Indonesia is the emerging market most vulnerable to the consequences of the US Federal Reserves tapering of quantitative easing and to Chinas economic slowdown, according to economists.
"Indonesia has been hit on both sides [by the Fed and China]," says Gareth Leather, Asia economist at Capital Economics.
In May, the Fed announced it would scale back its $85 billion bond-buying plan, putting emerging markets into a tailspin. Quantitative easing in the US encouraged investors to turn to emerging markets in a search for better earnings, but with the Fed move, yields in countries including Indonesia have started to rise from all-time lows.
At the same time, Chinas economic slowdown has affected Indonesias export market as the demand for commodities has decreased, putting downward pressure on oil and gas prices.
As a result, Indonesias strong fundamentals exemplified by the countrys promotion to investment grade last year have come into question and its potential frailties have been exposed.
Early in July, Indonesia sold $1 billion in dollar-denominated bonds at a yield of 5.45%, the highest yield since 2010 when the country sold a 10-year note at 6%. On July 16, 10-year bond yields rose to 8.3%.
|Enrico Tanuwidjaja, southeast Asia economist at Royal Bank of Scotland|
Policymakers have increased benchmark interest rates by 75 basis points since June and reduced fuel subsidies for the first time since 2008, effectively raising petrol prices by 44% and diesel prices by 22%.
But despite the measures, outflows continue as investors become increasingly risk-off. Triggered by a strengthening US economy, the rupiah has continued to weaken, sliding 1.3% to 10,200 to the dollar the weakest rate since July 2009.
The latest policy moves have failed to curb Indonesias current account deficit, which continues to widen. "The persistency of the current account deficit in Indonesia is the most worrying," says Tanuwidjaja.
Shweta Singh, economist at Lombard Street Research in London, says: "Fed tapering has become one of the predominant concerns; those countries with current account deficits are first in line to suffer the most."
Indonesia imports many of the capital goods needed for growth, but export proceeds needed to pay for these have continued to fall as commodity prices have struggled over the past year, adding to six straight quarters with a current account deficit.
According to national statistics, Indonesia exported $14.7 billion of goods in April, down 9.1% on the previous year and 2.2% on a month earlier. And although southeast Asias largest economy has recorded growth of more than 6% in four of the past five years, signs have emerged recently that growth is slowing, in part because of falling demand in China.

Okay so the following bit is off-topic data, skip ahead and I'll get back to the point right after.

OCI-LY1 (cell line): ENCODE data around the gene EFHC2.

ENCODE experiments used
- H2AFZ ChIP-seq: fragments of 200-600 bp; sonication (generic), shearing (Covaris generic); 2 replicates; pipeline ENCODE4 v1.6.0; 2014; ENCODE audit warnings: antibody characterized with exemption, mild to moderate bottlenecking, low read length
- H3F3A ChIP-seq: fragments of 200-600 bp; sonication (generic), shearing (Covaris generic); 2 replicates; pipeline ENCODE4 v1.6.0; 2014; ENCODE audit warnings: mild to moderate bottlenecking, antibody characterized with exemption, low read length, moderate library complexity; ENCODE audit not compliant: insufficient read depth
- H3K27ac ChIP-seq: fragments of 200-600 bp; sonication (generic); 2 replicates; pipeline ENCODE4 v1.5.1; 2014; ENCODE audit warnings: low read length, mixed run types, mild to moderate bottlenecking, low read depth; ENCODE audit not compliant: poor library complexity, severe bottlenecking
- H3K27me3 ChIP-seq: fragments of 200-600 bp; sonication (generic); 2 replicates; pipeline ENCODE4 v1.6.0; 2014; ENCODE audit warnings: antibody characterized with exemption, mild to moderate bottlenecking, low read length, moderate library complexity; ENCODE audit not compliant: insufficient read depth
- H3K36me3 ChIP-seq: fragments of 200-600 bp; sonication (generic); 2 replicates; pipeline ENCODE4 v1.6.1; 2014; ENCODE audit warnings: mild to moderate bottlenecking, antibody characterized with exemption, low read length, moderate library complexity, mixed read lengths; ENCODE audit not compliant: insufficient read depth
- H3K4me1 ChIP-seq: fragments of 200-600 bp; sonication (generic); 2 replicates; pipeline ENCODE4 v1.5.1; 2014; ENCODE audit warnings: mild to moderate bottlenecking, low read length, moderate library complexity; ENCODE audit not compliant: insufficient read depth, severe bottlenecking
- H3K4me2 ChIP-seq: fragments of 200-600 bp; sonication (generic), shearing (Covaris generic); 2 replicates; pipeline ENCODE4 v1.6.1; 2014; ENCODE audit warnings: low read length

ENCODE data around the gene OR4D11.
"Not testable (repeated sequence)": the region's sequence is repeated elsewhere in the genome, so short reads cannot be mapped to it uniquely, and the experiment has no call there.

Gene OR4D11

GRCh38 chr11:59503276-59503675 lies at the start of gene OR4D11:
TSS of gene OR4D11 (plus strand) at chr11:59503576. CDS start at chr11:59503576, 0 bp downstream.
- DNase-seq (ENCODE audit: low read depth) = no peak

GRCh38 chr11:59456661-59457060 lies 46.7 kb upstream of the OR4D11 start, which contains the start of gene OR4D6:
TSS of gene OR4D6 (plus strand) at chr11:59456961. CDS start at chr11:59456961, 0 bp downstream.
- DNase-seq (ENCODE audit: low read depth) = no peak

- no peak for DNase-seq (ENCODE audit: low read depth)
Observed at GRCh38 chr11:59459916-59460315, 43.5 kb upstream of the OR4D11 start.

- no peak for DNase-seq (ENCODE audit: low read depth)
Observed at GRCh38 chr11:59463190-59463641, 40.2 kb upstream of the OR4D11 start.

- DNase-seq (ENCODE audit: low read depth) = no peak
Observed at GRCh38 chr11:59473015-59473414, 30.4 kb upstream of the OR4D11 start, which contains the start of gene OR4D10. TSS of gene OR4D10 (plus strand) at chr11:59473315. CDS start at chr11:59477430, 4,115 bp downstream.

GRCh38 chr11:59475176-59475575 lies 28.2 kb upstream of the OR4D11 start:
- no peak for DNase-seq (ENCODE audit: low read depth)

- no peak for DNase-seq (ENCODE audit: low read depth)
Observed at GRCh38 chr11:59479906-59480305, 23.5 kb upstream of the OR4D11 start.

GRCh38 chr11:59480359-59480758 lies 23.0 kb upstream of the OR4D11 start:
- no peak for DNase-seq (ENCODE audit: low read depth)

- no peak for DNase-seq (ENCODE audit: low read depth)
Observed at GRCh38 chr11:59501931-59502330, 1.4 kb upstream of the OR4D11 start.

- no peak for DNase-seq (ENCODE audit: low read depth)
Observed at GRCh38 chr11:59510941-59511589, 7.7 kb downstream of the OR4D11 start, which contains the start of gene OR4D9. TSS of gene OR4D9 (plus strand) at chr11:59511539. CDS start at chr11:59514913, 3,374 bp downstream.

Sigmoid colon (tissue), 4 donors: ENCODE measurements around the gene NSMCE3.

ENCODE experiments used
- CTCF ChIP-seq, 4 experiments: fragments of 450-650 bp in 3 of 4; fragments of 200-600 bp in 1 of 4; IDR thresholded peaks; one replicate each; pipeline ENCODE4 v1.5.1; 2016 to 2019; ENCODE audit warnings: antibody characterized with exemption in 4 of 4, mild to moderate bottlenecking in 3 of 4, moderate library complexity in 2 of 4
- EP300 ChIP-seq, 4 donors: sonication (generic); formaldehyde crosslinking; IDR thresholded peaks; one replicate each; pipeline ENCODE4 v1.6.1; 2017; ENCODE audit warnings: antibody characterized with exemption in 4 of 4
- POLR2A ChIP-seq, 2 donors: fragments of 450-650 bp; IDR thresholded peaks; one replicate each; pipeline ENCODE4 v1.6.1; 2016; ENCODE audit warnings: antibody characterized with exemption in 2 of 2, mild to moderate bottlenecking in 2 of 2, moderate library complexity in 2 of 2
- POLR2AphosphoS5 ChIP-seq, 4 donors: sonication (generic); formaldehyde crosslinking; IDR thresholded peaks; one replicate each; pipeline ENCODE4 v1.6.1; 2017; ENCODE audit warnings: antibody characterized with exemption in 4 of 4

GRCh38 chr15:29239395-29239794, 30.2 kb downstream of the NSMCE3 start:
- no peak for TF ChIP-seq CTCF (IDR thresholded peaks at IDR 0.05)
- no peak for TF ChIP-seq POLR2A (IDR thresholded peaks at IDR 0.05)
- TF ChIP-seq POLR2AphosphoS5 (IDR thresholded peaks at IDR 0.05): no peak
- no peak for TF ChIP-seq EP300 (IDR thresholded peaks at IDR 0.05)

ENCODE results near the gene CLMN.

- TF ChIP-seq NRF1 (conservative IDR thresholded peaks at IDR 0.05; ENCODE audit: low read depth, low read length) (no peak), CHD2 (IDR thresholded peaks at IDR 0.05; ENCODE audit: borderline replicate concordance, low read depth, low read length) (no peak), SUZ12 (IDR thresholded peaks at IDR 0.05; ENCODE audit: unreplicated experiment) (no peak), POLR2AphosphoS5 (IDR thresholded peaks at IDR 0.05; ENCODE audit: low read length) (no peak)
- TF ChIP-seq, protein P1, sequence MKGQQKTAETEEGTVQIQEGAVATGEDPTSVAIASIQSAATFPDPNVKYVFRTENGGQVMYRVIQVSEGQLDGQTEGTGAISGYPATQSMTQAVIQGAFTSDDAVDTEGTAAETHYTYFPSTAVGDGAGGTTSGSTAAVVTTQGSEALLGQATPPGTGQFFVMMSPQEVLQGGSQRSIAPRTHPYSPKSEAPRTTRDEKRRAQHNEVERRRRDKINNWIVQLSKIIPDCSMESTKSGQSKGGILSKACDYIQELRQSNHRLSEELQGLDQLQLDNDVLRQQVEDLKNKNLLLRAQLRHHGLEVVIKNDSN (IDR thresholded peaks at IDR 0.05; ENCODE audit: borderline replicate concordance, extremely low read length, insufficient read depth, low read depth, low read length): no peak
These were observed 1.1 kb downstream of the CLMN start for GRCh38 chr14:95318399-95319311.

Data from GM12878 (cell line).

The economic slowdown in China has exacerbated the problems faced by Indonesias economy and intensified the current account deficit.
"A significant proportion of Indonesias current account balance depends on commodities, and that is the countrys key growth driver," says Singh. "We dont see growth from commodities coming back strongly because we dont see Chinas growth recovering to the levels we saw in 2009 to 2011."
Official government forecasts place Chinas GDP growth for 2013 at 7.5% a lacklustre rate for the previously high-flying economy although a recent statement by Chinese finance minister Lou Jiwei caused a stir, announcing that GDP growth would be around the 7% mark. On the back of this, some analysts have slashed GDP growth forecasts for China in 2014 to below 7%.
China is entering an extended phase of slower growth. It might be that Indonesia will experience a structural rather than just a cyclical current account deficit, says Singh.
Tanuwidjaja says: "Problems with the current account are a lot more persistent in Indonesia because investment spending is not good".
According to the Investment Coordinating Board in Indonesia, total investment climbed 29.8% to Rp99.8 trillion ($9.8 billion) in the second quarter this year from a year earlier. In the first six months of 2013, investment rose 30.2% to Rp192.8 trillion from a year earlier. Foreign direct investment is expected to slow because of the global investment environment.
At the same time, Indonesia does need to reduce its vulnerability to external financing conditions in the face of diminishing support from commodities. "The ideal path would be to keep a tab on domestic consumption, deepen capital markets, whilst providing the regulatory framework to increase investments domestic and external and raise productivity in the non-commodity sectors," says Singh.